The new symbol of Xavier University's power and authority stands 3 1/2 feet tall and weighs 27 pounds. It's made of bronze, copper and finely carved mahogany, and it contains a shred of clothing that once belonged to a saint.
It's a mace, the descendant of a staff that leaders used to carry as a show of their power. In medieval times, maces could be fitted out with spikes to be potent weapons.
At Xavier, where the mace was introduced at the annual Black History Month convocation, the mace is a peaceful reminder of the university's strength and intellectual heft. At graduations, where it will be prominent, the mace will symbolize the university's power to confer degrees, said Pamela Franco, who coordinated the year-long process of getting the mace designed and made.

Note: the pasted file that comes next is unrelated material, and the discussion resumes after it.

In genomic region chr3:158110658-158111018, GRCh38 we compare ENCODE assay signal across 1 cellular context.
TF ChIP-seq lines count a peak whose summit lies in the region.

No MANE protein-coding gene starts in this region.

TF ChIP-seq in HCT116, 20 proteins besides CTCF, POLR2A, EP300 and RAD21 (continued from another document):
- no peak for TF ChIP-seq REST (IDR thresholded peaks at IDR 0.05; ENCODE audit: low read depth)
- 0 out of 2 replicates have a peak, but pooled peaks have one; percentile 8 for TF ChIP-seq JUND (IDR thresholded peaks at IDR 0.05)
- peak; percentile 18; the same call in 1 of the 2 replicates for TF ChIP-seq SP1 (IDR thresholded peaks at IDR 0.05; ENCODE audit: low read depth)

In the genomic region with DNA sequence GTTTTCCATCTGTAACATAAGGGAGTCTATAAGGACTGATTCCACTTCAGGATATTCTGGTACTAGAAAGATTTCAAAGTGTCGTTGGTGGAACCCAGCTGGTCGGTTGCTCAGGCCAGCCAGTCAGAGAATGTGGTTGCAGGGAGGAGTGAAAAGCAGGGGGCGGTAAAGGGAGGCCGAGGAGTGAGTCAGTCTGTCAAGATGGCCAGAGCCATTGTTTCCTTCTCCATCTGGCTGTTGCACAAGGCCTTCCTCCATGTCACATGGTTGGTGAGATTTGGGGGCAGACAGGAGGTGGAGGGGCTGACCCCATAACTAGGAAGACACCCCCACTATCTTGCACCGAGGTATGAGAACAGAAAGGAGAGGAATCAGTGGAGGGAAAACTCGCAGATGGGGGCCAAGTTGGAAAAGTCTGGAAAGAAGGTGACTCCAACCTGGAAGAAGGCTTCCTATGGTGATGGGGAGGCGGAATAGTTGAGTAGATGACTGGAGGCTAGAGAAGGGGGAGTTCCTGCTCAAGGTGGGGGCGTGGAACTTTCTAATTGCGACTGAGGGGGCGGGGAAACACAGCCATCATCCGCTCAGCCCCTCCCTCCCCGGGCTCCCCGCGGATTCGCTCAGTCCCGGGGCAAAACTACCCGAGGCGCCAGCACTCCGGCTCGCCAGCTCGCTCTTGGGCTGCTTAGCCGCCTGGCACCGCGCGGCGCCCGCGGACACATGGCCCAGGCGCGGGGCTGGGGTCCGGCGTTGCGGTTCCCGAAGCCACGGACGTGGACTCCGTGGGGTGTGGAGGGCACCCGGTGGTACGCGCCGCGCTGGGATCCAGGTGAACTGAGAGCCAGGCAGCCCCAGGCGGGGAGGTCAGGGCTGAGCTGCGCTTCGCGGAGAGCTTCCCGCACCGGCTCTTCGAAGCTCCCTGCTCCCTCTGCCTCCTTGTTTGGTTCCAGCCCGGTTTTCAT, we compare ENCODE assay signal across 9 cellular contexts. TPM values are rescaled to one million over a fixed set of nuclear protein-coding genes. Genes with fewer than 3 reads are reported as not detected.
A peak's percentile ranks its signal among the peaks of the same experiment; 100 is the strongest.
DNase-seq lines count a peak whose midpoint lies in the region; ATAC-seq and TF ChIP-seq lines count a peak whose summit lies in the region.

At its top is a bronze representation of the university's seal, surrounded by its motto, "Deo Adjuvante Non Timendum" ("As God is with us, we have nothing to fear."). It sits atop the part of the mace called a crown, which contains a piece of white cotton cut from a nightgown that belonged to St. Katharine Drexel, Xavier's founder, said Ron Bechet, the Xavier art professor who designed the mace.